Canadian robot software provider RoboDK has teamed up with automation specialists RobCo S.W.A.T. from Bulgaria to provide the world's leading automotive experts with advanced Industry 4.0 solutions.
“We're honored to partner with RobCo S.W.A.T. to provide flexible and efficient automation systems for global automotive car manufacturers such as Audi, Volkswagen, Lamborghini, and Porsche,” says RoboDK's co-founder and CEO, Albert Nubiola.
RoboDK offline programming and simulation software gives automation cell designers unprecedented robot simulation possibilities and supports simultaneous simulations of bespoke hardware devices alongside leading robot brands.
In a recent project for Mercedes-Benz (Daimler AG) RobCo S.W.A.T. used RoboDK software to simulate ABB and Motoman robots working on a range of automotive manufacturing tasks including assembly and painting.
“By combining Rhino and RoboDK we are able to offer high-quality integration at an affordable cost,” says RobCo S.W.A.T. CEO, Theodor Georgiev.
Specialists in the optimization of automotive production lines, RobCo S.W.A.T. provides the world's leading car brands with a full range of robotic services from cell design, modeling, and customized hardware to software and mechanics.
The power and versatility of RoboDK software help to support one of the pillars of RobCo S.W.A.T.'s automation strategy – simulation and programming industrial robot arms.
“We implement control systems, fluid systems, simulation software, electromechanical engineering, and six sigma management,” says Goergiev. “When someone has access to these instruments for testing and configuring their automated systems, they become significantly more effective and systems can be realized much faster.”
RoboDK software enables RobCo S.W.A.T.'s engineers to program robots outside the production environment.
“The ability to generate robot programs away from live production lines empowers robot engineers in several ways, from eliminating the production downtime associated with shop floor programming to providing a safe, simulated environment for testing different cell design scenarios,” says RoboDK's Nubiola.
With the right software tools, you don't have to be a world-class engineer to simulate and program industrial robots. For example, RoboDK software’s ingenious drag-and-drop design functionality and library of fifteen robot application scenarios from robot machining to polishing mean that even end-users with no programming knowledge can set-up simulations and generate robot programs within minutes.
RoboDK's software library supports more than 500 robots from 50 manufacturers, including FANUC, Yaskawa, Universal Robots, and KUKA. This gives end-users the ability to configure and test automated cells in a safe environment and within the same software ecosystem.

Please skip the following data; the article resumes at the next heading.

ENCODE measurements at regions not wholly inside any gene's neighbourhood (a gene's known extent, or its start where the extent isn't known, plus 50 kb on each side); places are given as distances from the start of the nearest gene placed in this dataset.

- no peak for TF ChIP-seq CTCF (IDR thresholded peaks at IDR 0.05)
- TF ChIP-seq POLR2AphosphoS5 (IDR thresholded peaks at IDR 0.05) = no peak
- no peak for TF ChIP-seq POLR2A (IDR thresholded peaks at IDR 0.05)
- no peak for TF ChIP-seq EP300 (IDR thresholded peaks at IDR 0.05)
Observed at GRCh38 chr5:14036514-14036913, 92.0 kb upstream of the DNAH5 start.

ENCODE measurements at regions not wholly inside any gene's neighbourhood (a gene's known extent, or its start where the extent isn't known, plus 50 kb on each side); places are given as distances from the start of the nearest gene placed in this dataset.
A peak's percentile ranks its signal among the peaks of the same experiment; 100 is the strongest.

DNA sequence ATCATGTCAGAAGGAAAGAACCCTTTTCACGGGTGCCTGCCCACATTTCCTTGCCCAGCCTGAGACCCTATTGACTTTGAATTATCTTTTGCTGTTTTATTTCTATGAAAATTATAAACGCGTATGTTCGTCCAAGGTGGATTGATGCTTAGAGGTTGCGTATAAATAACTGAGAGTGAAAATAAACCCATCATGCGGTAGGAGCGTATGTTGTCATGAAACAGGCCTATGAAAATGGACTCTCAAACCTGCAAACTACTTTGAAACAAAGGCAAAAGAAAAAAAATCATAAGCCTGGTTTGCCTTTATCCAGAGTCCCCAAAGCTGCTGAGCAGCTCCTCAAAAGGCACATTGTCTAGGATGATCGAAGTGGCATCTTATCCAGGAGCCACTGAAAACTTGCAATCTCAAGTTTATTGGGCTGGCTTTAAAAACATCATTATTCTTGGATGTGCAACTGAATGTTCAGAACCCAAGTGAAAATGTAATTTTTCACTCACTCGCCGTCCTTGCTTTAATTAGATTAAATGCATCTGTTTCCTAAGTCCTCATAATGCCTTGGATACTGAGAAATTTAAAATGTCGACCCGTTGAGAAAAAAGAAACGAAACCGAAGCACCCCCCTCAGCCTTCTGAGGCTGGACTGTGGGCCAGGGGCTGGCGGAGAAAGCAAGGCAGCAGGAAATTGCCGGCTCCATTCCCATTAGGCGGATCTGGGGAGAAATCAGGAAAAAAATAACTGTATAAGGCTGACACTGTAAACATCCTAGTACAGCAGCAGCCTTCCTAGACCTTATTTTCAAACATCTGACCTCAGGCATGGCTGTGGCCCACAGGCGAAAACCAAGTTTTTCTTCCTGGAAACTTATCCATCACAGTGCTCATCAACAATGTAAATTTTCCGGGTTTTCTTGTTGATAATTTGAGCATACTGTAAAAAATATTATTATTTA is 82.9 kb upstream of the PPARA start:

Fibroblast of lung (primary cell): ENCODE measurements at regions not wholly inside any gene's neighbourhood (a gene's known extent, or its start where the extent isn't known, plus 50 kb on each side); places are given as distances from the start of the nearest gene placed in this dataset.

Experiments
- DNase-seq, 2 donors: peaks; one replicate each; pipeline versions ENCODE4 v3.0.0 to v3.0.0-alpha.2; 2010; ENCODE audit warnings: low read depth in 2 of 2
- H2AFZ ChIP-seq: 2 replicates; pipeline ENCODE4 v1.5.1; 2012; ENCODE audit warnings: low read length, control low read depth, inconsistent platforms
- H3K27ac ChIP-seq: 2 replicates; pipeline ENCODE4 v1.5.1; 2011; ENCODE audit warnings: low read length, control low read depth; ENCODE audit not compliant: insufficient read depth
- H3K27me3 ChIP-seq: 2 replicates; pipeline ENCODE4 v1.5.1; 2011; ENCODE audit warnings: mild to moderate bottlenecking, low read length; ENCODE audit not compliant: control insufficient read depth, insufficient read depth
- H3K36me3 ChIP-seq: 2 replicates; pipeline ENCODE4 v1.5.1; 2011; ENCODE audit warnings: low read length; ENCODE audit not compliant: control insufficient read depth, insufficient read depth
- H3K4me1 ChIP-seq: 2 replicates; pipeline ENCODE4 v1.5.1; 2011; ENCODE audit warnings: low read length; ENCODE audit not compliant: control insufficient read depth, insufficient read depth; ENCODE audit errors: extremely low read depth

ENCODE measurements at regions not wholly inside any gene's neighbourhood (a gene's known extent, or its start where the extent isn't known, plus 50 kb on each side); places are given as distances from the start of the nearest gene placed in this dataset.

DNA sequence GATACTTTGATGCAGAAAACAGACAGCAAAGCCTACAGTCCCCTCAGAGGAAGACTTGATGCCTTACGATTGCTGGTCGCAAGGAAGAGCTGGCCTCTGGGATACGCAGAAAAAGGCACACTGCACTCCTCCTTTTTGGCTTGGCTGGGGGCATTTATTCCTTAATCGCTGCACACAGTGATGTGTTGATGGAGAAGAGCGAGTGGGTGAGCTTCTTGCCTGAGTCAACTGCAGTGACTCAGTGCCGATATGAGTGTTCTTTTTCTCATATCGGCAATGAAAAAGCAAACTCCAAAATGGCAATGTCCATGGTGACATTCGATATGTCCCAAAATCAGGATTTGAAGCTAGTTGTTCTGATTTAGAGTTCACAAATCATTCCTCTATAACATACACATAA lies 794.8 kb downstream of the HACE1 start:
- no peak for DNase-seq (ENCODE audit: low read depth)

Additionally, RoboDK software provides plugins for SolidWorks, Mastercam, Inventor, Fusion 360, FeatureCam, MecSoft, and SolidEdge.
Automotive is the main driver and largest segment of the industrial robotics sector accounting for 30% of global robot installations, according to the latest figures from the International Federation of Robotics.
Car manufacturers use industrial robots for a huge range of tasks from welding, painting, and surface coating to glue dispensing, assembly, and inspection, all of which can be simulated within RoboDK software.
Despite concern about the future due to COVID-19, the automotive sector and automation deals haven’t stopped. In mid-April, automation giant KUKA and automotive giant BMW AG signed a framework agreement for the supply of an estimated 5,000 robots for new production lines and factories.
Meanwhile, Automotive News Europe reports that plants that had been closed due to the pandemic are already starting to reopen. This includes the Hyundai factory in the Czech Republic, which reopened on April 14 and the Volvo production plants in Sweden and Belgium, which reopened on April 20.
COVID-19 is grabbing headlines, but demographic factors operating on a much-longer timescale are driving automation adoption across the entire manufacturing sector.
In Germany, for example, it is estimated that by 2040, the labor market will be short approximately ten million people, due to demographic changes. No surprise then, that recent survey revealed that 84 percent of German manufacturers believe that the widespread use of robot technology in medium-sized enterprises is not a question of “whether” but of “when”.